Summer to autumn is perhaps the most noticeable change of season, with shorter days and colder temperatures setting in.

The changing season can also spell an increase in coughs, colds and bugs so it’s more important than ever to think about how best to look after our health and wellbeing. By taking some simple steps now, we can go into the winter period better prepped to stay as fit and healthy as possible. Here are some of our go-to tips:

Top up your vitamin D

Cold weather, shorter days and more time inside often leave us lacking in vitamin D, most of which we get from sunlight. Vitamin D helps regulate the amount of calcium and phosphate in the body, making it important for healthy bones, teeth and muscles. It can also help boost your mood and immune system. Vitamin D is found in a many foods including oily fish (try salmon, sardines, herring and mackerel), red meat, liver, egg yolks and fortified foods such as spreads and breakfast cereals.  Government advice is that everyone should consider taking a daily vitamin D supplement during the autumn and winter period, to make sure you get the levels you need to stay fit and well all-year round.1

Cook up some tasty autumnal treats

Autumn is a great time to focus on eating well, with some delicious and nutritious foods in season. Hearty soups and stews can be top of the menu; consider combining seasonal foods such as butternut squash, pumpkin, cabbage, cauliflower and potatoes with healthy, filling pulses and beans to cook up a satisfying feast.2 There are also some delicious fruit options around in autumn: apples and blackberries are great to eat fresh or in pies and crumbles, and are often available for picking, helping you save on grocery bills and food miles. Click here for some inspirational recipes to get you started.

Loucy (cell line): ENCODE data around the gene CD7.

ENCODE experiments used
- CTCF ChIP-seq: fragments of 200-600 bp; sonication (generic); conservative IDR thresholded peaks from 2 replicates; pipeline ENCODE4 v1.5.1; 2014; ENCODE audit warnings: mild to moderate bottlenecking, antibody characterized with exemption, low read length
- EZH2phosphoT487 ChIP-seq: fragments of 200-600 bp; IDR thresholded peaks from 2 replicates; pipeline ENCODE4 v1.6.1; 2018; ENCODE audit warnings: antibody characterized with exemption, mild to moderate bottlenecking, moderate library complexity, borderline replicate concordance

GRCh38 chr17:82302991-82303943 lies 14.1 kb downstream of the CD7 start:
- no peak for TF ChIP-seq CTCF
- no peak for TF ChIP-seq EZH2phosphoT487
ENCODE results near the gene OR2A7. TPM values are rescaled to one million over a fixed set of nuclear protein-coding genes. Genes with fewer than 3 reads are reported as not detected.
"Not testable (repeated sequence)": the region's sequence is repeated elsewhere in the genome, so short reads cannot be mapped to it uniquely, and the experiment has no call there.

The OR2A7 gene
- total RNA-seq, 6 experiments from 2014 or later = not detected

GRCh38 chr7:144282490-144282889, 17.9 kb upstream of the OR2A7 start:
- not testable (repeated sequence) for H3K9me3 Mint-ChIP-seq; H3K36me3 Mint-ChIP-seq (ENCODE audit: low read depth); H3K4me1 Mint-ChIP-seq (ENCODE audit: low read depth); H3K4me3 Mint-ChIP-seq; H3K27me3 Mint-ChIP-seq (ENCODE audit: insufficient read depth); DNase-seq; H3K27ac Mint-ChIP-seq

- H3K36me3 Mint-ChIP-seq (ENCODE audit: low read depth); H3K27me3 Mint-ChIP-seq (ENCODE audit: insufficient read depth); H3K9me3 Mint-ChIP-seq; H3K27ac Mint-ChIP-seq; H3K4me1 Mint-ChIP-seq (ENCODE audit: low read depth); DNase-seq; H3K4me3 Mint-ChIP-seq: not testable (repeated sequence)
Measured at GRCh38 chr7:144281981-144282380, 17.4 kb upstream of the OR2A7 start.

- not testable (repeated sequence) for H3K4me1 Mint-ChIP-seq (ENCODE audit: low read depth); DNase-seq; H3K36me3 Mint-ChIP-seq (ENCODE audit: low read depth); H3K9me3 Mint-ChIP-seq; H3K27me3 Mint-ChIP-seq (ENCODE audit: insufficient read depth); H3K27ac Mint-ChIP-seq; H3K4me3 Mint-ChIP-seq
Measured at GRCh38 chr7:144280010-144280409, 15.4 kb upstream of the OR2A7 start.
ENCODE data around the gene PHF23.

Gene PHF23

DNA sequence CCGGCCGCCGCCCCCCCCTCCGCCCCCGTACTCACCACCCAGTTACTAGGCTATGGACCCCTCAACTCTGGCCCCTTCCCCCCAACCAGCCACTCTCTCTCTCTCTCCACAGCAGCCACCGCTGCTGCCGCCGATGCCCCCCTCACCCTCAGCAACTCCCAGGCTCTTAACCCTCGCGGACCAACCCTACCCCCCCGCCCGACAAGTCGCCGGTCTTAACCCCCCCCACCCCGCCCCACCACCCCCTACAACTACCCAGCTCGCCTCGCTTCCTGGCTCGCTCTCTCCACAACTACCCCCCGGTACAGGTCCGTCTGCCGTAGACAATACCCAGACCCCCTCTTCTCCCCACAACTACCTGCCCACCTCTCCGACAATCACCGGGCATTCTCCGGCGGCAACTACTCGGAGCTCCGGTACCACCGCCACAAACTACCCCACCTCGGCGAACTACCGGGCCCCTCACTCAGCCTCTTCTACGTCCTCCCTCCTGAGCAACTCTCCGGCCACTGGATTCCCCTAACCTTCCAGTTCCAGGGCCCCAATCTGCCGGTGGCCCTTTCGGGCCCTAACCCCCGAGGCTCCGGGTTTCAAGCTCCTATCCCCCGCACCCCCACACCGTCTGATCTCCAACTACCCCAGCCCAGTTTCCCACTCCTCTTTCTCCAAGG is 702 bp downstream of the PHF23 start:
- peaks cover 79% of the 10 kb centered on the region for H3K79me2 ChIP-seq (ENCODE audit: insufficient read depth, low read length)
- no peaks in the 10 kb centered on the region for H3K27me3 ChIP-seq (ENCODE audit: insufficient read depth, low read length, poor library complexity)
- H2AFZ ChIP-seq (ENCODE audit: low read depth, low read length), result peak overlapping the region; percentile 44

Embrace slowing down

After what’s often been a busy summer period, autumn and winter can mean a slowing of pace. Embrace this change and consider nights spent at home or indoors with friends as an opportunity to recharge and prioritise rest and recovery. Ask around for good books to read and tv series to watch to make the most of those cosy nights in. On the flip side, the winter months can lead to loneliness and low mood, so if you feel you need company, think about getting out and about, even if it’s just a leisurely stroll around the park or investigate local activities or clubs to meet new people.

Boost your immune system

Ahead of the winter bug season, help your body get fighting fit by eating well, drinking plenty of water and washing your hands to prevent sickness. Make sure you’re eating nutrient rich foods3 with plenty of fruit and veg. Work on getting your 5-a-day into your daily diet and consider getting a flu jab, especially if you’re eligible for a free NHS vaccine.

Stay active

When it’s cold and dark outside, it can be harder to motivate yourself to exercise, but it’s important to make sure you include physical activity into your day. Adults are advised to do strengthening exercises at least twice a week, and to do at least 150 minutes of moderate (or 75 minutes of vigorous) activity, spread over 4 to 5 days each week.4 If the gym doesn’t appeal to you, walking, cycling or jogging are all good free options, and some local areas offer inexpensive indoor exercise classes for colder days. There are also lots of free online fitness options, so you can workout or do a yoga or Pilates session from the comfort of your own home. Take a look at the NHS Better Health ‘Get active’ webpage for tools, tips and special offers to move more every day.

Keep a check on your health

Autumn is a great time to give yourself a ‘health once-over’ to make sure you’re as fit and flexible as possible. If you have any aches, pains or niggles, physiotherapy, osteopathy or even acupuncture can help to prevent these turning into major issues. Health care cash plans, such as Sovereign Health Care’s Good All Round, pay money back towards the cost of these treatments plus many other everyday health care expenses, helping with the affordability of check-ups and treatments.

By getting into good habits during autumn, you can hit the ground running for a healthier winter.






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